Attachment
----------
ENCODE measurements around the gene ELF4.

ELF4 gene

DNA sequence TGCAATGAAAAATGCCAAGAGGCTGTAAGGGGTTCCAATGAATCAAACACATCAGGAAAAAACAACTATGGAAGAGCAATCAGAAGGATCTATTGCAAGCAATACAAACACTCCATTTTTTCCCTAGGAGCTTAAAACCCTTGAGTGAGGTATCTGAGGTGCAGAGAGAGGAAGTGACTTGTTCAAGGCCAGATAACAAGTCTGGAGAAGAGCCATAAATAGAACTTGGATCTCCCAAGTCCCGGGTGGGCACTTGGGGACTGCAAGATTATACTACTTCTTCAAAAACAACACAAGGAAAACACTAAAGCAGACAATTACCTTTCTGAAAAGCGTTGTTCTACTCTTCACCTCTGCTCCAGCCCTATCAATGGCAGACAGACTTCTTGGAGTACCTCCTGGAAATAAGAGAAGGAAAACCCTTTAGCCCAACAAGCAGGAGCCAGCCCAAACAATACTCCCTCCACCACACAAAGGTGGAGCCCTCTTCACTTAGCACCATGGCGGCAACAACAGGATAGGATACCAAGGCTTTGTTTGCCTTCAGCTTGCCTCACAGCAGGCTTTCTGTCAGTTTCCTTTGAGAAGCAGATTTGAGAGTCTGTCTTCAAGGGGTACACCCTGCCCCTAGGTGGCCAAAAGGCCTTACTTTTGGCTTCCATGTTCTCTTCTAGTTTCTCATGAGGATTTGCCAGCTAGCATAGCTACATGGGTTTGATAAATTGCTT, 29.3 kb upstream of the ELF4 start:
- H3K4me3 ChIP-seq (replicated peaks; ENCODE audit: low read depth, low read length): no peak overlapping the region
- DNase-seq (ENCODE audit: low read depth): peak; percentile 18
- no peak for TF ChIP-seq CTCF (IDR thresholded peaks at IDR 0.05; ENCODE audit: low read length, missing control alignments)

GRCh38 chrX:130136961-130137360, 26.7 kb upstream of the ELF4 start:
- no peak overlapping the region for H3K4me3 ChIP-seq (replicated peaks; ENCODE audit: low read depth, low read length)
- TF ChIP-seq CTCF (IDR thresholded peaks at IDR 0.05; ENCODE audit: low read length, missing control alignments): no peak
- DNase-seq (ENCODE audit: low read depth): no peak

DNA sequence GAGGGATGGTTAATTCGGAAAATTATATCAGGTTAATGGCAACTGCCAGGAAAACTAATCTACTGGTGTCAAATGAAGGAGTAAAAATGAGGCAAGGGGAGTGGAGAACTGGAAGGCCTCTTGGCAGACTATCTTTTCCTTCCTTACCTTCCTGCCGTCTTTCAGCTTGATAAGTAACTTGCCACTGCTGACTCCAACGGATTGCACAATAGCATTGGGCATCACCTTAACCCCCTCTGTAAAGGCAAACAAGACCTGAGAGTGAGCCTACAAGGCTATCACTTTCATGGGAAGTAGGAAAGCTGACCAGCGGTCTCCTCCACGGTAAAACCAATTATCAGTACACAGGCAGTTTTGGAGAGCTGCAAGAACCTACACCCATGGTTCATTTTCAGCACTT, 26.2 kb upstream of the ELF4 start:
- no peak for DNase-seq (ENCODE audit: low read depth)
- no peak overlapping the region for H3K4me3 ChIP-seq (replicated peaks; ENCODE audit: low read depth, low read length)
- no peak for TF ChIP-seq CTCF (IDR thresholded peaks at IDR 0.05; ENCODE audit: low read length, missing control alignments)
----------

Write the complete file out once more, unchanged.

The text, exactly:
ENCODE measurements around the gene ELF4.

ELF4 gene

DNA sequence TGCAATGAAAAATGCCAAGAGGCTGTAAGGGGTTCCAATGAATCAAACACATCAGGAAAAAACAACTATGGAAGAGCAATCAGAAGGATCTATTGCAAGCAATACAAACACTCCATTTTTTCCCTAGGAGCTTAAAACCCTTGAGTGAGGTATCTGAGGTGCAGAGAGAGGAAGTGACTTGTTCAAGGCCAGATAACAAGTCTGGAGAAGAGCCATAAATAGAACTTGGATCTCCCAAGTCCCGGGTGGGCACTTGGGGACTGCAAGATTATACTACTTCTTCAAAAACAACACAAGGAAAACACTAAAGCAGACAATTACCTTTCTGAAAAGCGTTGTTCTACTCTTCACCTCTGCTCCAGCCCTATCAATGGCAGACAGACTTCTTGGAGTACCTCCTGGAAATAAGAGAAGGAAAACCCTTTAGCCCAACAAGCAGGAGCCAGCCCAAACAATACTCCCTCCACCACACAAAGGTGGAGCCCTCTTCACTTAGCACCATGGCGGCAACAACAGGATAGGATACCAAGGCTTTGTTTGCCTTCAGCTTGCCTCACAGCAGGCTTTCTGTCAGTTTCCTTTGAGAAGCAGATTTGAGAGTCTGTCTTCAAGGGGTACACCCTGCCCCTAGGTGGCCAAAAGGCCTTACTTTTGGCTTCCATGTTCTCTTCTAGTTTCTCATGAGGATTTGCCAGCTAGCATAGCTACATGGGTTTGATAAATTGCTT, 29.3 kb upstream of the ELF4 start:
- H3K4me3 ChIP-seq (replicated peaks; ENCODE audit: low read depth, low read length): no peak overlapping the region
- DNase-seq (ENCODE audit: low read depth): peak; percentile 18
- no peak for TF ChIP-seq CTCF (IDR thresholded peaks at IDR 0.05; ENCODE audit: low read length, missing control alignments)

GRCh38 chrX:130136961-130137360, 26.7 kb upstream of the ELF4 start:
- no peak overlapping the region for H3K4me3 ChIP-seq (replicated peaks; ENCODE audit: low read depth, low read length)
- TF ChIP-seq CTCF (IDR thresholded peaks at IDR 0.05; ENCODE audit: low read length, missing control alignments): no peak
- DNase-seq (ENCODE audit: low read depth): no peak

DNA sequence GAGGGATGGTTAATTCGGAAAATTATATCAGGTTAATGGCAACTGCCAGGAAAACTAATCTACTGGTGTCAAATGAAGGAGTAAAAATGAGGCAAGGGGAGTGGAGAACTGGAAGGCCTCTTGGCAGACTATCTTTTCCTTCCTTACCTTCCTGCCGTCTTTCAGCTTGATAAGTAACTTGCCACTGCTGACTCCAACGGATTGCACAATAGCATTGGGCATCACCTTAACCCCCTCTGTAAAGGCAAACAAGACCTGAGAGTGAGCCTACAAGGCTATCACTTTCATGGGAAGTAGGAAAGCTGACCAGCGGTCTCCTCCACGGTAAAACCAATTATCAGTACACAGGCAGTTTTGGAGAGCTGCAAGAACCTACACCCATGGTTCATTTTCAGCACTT, 26.2 kb upstream of the ELF4 start:
- no peak for DNase-seq (ENCODE audit: low read depth)
- no peak overlapping the region for H3K4me3 ChIP-seq (replicated peaks; ENCODE audit: low read depth, low read length)
- no peak for TF ChIP-seq CTCF (IDR thresholded peaks at IDR 0.05; ENCODE audit: low read length, missing control alignments)